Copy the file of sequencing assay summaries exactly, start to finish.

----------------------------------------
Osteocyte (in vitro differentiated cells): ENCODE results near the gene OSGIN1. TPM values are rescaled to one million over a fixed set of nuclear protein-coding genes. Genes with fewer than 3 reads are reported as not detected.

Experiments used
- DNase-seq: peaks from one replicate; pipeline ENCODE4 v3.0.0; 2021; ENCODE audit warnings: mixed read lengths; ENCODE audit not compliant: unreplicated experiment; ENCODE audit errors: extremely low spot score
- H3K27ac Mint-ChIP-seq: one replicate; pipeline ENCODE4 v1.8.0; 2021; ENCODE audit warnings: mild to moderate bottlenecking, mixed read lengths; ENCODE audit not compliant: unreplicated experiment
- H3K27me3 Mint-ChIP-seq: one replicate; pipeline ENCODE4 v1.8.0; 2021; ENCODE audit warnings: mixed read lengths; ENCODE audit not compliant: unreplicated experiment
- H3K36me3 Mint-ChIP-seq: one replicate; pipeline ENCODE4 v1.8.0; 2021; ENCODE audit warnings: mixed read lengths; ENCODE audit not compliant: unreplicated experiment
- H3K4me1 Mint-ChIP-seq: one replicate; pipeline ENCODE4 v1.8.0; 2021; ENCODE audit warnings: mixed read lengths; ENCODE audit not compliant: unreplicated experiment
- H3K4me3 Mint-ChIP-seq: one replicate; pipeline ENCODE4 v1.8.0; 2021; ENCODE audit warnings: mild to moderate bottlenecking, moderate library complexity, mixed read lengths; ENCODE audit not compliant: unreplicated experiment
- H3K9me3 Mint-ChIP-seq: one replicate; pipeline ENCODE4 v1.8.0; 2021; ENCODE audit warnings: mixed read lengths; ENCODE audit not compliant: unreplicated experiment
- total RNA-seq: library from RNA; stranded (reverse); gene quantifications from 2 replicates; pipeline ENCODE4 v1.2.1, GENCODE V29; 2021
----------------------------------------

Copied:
Osteocyte (in vitro differentiated cells): ENCODE results near the gene OSGIN1. TPM values are rescaled to one million over a fixed set of nuclear protein-coding genes. Genes with fewer than 3 reads are reported as not detected.

Experiments used
- DNase-seq: peaks from one replicate; pipeline ENCODE4 v3.0.0; 2021; ENCODE audit warnings: mixed read lengths; ENCODE audit not compliant: unreplicated experiment; ENCODE audit errors: extremely low spot score
- H3K27ac Mint-ChIP-seq: one replicate; pipeline ENCODE4 v1.8.0; 2021; ENCODE audit warnings: mild to moderate bottlenecking, mixed read lengths; ENCODE audit not compliant: unreplicated experiment
- H3K27me3 Mint-ChIP-seq: one replicate; pipeline ENCODE4 v1.8.0; 2021; ENCODE audit warnings: mixed read lengths; ENCODE audit not compliant: unreplicated experiment
- H3K36me3 Mint-ChIP-seq: one replicate; pipeline ENCODE4 v1.8.0; 2021; ENCODE audit warnings: mixed read lengths; ENCODE audit not compliant: unreplicated experiment
- H3K4me1 Mint-ChIP-seq: one replicate; pipeline ENCODE4 v1.8.0; 2021; ENCODE audit warnings: mixed read lengths; ENCODE audit not compliant: unreplicated experiment
- H3K4me3 Mint-ChIP-seq: one replicate; pipeline ENCODE4 v1.8.0; 2021; ENCODE audit warnings: mild to moderate bottlenecking, moderate library complexity, mixed read lengths; ENCODE audit not compliant: unreplicated experiment
- H3K9me3 Mint-ChIP-seq: one replicate; pipeline ENCODE4 v1.8.0; 2021; ENCODE audit warnings: mixed read lengths; ENCODE audit not compliant: unreplicated experiment
- total RNA-seq: library from RNA; stranded (reverse); gene quantifications from 2 replicates; pipeline ENCODE4 v1.2.1, GENCODE V29; 2021